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New windows for off-site links?
Is it better commercially
kiwibrit




msg:361129
 8:22 pm on Jan 9, 2006 (gmt 0)

Is it better, commercially, to set up off-site links to open in new windows? My instinct is that it is. I tend to expect it, and in a strange site, I get irritated when I haven't noticed the back button is dead, and kill the page, only to find a new window has not been opened, and the browser has been shut down too.

OTOH, target blank is deprecated in strict html and xhtml. So the w3c don't agree with me. I know there is bulky javascript (not used by 20% or so of users) and other clunky methods, but none are as neat as
target"_blank"

What do you do, particularly on commercial sites?

 

teylyn




msg:361130
 9:14 pm on Jan 9, 2006 (gmt 0)

Hi kiwibrit,

I've recently re-done our web site in XHTML 1.0 strict and ran into exactly that problem. I have gone the Javascript way to open external links in a new window. If JS is not activated, then the page will open in the same window, but these days one misses out on so much on the web if JS is disabled that I think users may get more savvy in toggling the option.

Also, if your estimates are correct that 20% have JS disabled, that still leaves me with good odds. If the others have to hit the back button to come back to my site, so be it.

cheers

tey

txbakers




msg:361131
 9:41 pm on Jan 9, 2006 (gmt 0)

I HATE the fact that target="_blank" is deprecated. I use it all the time so I don't have to use javascript and I don't have to lose people from my site.

who decides these things anyway? And why aren't they wearing tin foil hats?

MatthewHSE




msg:361132
 10:15 pm on Jan 9, 2006 (gmt 0)

I also agree that, except in rare instances, all offsite links should open a new window by default. I know many of the "it's my browser" folks hate the whole concept of target="_blank", but then, those of us who are in that crowd are the ones who know how to prevent new windows in the first place. So I don't see that our opinion matters.

You pegged the issue when you said many users expect and like new windows sometimes; many of my visitors also appreciate that offsite links open a new window. They're normally interested enough in what they're viewing on my site that they'd like to "hold their place," but they're interested enough in the offsite link to give it a look, too. And most don't even know they can open new windows themselves, which puts the decision right in our laps as far as I can tell.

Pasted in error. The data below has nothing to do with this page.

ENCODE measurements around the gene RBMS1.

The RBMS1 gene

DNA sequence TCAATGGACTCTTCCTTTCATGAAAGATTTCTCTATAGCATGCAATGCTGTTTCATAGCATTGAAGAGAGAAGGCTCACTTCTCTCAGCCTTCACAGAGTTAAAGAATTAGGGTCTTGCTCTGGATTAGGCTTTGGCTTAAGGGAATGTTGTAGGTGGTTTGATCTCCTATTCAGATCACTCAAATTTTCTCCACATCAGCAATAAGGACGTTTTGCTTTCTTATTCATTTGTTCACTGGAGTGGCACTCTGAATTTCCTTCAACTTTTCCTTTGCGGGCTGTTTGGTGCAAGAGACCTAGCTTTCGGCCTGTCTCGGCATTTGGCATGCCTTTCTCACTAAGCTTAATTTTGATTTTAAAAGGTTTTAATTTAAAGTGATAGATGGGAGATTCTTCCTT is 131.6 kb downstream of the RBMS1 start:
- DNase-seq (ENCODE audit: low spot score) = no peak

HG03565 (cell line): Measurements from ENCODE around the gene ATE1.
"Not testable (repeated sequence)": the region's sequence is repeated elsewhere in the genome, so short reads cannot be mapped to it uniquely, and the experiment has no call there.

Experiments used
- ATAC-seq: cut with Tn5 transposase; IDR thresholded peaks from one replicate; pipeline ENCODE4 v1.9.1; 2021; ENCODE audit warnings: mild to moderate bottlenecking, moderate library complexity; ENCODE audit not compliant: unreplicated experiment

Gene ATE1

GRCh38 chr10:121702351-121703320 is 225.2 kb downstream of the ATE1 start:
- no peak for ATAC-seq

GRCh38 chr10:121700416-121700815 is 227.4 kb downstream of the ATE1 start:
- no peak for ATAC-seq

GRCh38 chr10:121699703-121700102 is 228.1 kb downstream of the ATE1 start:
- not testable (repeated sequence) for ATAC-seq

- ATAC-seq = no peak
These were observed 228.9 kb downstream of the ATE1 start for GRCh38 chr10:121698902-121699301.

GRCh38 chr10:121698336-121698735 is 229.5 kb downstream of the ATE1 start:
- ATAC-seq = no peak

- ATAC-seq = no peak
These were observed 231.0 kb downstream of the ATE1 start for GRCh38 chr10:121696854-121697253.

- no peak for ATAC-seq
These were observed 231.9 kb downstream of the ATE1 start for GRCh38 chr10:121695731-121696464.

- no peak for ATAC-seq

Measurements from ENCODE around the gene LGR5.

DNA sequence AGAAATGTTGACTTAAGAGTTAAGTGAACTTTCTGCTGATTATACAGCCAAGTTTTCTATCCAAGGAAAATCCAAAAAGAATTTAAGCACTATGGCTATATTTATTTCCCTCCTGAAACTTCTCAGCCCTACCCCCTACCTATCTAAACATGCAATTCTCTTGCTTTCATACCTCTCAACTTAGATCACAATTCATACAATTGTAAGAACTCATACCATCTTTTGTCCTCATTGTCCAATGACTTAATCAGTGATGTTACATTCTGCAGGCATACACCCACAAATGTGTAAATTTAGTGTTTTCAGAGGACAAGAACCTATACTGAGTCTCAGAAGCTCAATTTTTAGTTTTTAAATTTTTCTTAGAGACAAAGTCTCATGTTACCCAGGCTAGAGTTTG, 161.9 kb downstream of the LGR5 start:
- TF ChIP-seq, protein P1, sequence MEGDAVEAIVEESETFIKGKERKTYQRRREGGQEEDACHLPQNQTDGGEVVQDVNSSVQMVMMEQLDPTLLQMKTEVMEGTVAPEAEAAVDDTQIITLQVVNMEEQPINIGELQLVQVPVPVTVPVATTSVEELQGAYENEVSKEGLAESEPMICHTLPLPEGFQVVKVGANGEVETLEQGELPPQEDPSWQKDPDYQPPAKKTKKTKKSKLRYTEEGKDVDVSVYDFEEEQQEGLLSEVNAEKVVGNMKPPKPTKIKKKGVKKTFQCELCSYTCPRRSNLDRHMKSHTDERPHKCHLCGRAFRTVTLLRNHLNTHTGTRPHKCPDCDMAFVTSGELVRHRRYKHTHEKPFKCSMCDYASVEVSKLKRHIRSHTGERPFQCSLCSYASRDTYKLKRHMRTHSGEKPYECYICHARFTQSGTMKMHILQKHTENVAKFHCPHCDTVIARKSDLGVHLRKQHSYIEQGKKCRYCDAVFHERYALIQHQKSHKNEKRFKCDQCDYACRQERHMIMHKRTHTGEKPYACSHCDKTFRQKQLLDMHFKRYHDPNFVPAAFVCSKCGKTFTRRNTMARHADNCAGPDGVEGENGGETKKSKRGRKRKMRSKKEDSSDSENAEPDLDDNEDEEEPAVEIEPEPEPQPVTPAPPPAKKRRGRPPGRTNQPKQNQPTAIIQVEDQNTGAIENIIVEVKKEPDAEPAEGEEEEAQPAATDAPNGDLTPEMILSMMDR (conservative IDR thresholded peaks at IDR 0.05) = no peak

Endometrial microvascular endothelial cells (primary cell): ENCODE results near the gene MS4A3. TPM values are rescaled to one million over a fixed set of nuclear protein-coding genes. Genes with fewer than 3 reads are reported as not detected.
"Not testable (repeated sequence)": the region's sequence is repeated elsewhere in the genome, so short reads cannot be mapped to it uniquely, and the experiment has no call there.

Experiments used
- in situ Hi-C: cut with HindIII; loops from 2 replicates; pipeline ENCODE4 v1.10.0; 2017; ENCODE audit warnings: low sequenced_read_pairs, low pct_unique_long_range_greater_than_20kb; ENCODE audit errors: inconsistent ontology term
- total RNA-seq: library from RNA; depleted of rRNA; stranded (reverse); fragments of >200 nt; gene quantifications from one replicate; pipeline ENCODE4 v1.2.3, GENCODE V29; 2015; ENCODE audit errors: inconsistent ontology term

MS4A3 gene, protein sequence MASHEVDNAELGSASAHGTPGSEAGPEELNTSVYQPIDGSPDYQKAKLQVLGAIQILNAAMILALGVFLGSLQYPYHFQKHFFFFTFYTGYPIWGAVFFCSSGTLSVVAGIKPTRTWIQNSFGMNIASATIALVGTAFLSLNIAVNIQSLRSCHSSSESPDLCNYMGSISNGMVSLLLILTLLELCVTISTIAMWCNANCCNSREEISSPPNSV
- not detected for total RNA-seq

Regarding the web standards, the <br> tag and target="_blank" are two of the biggest mistakes they've made about what to deprecate, in my opinion. Both are among the few small bits of invalid code I'm actually willing to use on my site, when there's a good reason.

<rabbit trail>Which brings up a related issue on validation...I've always held that outright validation isn't nearly as important as knowing what valid code is and making an informed decision about what, if any, invalid code you'll use. </rabbit trail>

Incidentally, unless you're catering to an audience that is really picky about seeing a "Validated" graphic on your site, I'd just forget about complete validation and use the target="_blank" instead of a JS solution. Javascript just isn't as stable or universal as the target option.

kiwibrit




msg:361133
 12:23 am on Jan 10, 2006 (gmt 0)

Actually, I pro validation as a first stepping-stone to good accessibility - which I also support. But I fail to see why
target"_blank" was deprecated. For the moment, I am leaving those pages which require outside links in transitional DOCTYPE so that I can retain that coding.
MatthewHSE




msg:361134
 1:15 am on Jan 10, 2006 (gmt 0)

Oops, it looks like I made a mis-statement above about the <br> (or <br />) tag. (Thanks for asking about that, tedster.) It's not deprecated after all, although some have spoken of axing it [webmasterworld.com]. Sorry for any confusion.

Regarding validation and accessibility, I also believe it's valid code is a good first step toward accessibility. But I think opening new windows is kind of a catch-22 situation. We do it to improve accessibility in some situations, yet target="_blank" is invalid code, and therefore it's not as accessible as we could wish. We're therefore left with javascript, but by its very nature, it's not generally considered accessible either. So we know the result we want, and we have two un-ideal choices to reach the objective.

Take your pick between the two - I won't pretend to know the right answer. I prefer target="_blank" to a javascript solution. I certainly wouldn't say that my answer is the best for everyone, however.

kaled




msg:361135
 10:45 am on Jan 10, 2006 (gmt 0)

The strict standard is just plain wrong in this case. Standards should be used to simplify browser implementation and ensure uniform behaviour. Standards should not be used to force webmasters to resort to javascript to achieve simple behaviour.

I find it absolutely mind-boggling that even xhtml does not support client-side includes. This could be achieved as simply as <div src="url">upgrade your browser</div>. The idiots in charge of standards are just that - idiots.

Kaled.

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